Enduring Spirit

A new exhibit at the Des Moines Art Center showcases works by women and celebrates the artistic influence of Louise Noun.
Käthe Kollwitz (German, 1867–1945), “Trauerendes Paar (Mourning Couple)” (1919); charcoal on paper, 16 7/8 × 17 3/8 inches. Des Moines Art Center’s Louise Noun Collection of Art by Women. Photo of artwork by Rich Sanders.

Writer: Michael Morain

If Louise Noun were still around these days for the Time’s Up movement, she’d probably say it’s about time.

After all, she was a stalwart feminist, a hard-charging social activist, and an art aficionado who started collecting artwork by women more than 40 years before Hollywood rallied behind movies by female directors and producers. Paintings by Frida Kahlo and Agnes Martin hung on the walls of Noun’s seventh-story apartment at the Park Fleur long before the rest of the world had even heard their names.

Noun “wasn’t interested in feminist art, necessarily. She was interested in strong work by artists who were female,” says Amy Worthen, curator emerita of the Des Moines Art Center’s print collection who was Noun’s longtime friend.

By the time Noun ended her life at age 94, in 2002, she had given the Art Center more than 200 artworks by some of the most talented—and most overlooked—female artists of the 20th century, from the surrealist painter Hannah Hoch to the multidisciplinary star Kiki Smith. The museum will display many of these works in a show called “In the Spirit of Louise Noun,” which opens June 9.

Agnes Weinrich (American, 1873-1956), “Woman with Flowers” (1920); oil on canvas, 34 x 30 1/4 inches. Des Moines Art Center’s Louise Noun Collection of Art by Women. Photo of artwork by Rich Sanders.

“Louise Noun’s influence is still very much alive,” Art Center curator Alison Ferris says. “The artwork she brought to the Des Moines Art Center has shaped how we collect art and how we even think about art.”

Noun was an active member of the museum’s board of directors and acquisitions committee, and she championed early 20th-century artists, like Hoch, who were relatively unknown during their lifetimes but were later recognized among the greats. She also made a case for contemporary artists, like Smith, who charged headfirst into social justice, sexual politics and other controversial territory.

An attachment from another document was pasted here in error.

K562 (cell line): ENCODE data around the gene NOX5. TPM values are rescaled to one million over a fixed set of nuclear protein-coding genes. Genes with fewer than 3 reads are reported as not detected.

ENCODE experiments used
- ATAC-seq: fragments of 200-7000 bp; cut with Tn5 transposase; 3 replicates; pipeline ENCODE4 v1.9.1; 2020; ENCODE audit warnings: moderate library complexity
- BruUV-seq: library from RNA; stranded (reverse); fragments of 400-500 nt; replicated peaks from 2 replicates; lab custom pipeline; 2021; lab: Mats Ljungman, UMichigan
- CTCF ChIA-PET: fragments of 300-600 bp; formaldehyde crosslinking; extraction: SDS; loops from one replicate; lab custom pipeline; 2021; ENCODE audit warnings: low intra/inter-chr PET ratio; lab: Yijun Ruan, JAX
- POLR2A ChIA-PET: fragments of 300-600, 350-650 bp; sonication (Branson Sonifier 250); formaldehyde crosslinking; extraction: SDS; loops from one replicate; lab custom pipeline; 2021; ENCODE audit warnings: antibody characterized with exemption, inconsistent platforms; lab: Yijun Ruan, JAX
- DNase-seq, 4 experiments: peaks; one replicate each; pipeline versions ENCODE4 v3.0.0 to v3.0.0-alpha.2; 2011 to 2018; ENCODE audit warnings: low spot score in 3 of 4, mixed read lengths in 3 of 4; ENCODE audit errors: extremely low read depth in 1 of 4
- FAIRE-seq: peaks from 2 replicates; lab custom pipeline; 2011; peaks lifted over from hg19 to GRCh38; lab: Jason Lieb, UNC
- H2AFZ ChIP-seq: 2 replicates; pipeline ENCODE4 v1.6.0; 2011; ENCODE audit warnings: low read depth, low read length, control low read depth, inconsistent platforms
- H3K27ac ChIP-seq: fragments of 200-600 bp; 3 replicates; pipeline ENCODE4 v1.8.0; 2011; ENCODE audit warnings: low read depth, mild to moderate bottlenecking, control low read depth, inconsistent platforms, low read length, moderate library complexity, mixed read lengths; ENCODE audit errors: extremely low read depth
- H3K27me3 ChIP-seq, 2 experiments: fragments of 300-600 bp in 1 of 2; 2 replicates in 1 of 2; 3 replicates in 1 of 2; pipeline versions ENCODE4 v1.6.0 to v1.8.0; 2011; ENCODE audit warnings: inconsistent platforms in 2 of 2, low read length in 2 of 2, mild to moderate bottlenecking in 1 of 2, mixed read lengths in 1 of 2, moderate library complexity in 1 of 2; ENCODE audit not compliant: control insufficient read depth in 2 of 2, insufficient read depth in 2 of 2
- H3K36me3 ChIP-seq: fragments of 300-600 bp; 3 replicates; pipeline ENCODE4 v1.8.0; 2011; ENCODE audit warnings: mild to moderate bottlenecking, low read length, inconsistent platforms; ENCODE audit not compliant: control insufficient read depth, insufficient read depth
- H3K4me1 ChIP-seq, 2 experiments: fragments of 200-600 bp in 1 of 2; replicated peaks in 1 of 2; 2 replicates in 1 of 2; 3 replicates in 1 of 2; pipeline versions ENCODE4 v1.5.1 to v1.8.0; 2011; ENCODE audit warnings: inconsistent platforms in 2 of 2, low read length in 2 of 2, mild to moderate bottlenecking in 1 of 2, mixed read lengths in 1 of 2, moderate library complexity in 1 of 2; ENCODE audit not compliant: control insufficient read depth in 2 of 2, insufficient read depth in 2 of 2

For the new show, Ferris highlights Noun’s enduring influence by choosing a dozen works from her collection and matching them with 20-some other pieces from the museum vault. Most are paintings and prints, but a few sculptures are in the mix, too, and they’re all the work of women.

Noun’s portrait of a nude by Isabel Bishop, for example, will hang among several other nudes, including Wangechi Mutu’s slinky cast-bronze mermaid, called “Water Woman,” and Cecily Brown’s painting “Half-Bind,” in which a female figure emerges from a jungle of abstract brushstrokes.

Right: Hannah Höch (German, 1899-1978), “Der Weg (The Path)” (1927); oil on canvas, 36 1/2 x 24 3/4 inches. Des Moines Art Center’s Louise Noun Collection of Art by Women.

On another wall, Noun’s 1899 drawing of an “Old Peasant Woman” by Paula Modersohn-Becker will hang near one of the Art Center’s latest acquisitions, a Depression-era photo called “White Angel Breadline” by Dorothea Lange. Both works present their subjects with “dignity despite their poverty and plight,” Ferris says.

Noun would be just as interested in contemporary art as in her own collection, Ferris says, so the curator gave herself some leeway—hence the “In the Spirit of” title.

That same spirit would be interested in the show’s timing, too, on the 40th anniversary of the Young Women’s Resource Center, which Noun helped establish for teen moms, sexual-abuse victims and others who could use some extra support. When the nonprofit’s leaders asked if the Art Center would help celebrate the anniversary by hanging up a few of Noun’s pieces, Ferris offered something better: She promised a whole show instead, and has invited the nonprofit’s young women to see the show for themselves and learn from its lessons about body image, self-esteem and resilience.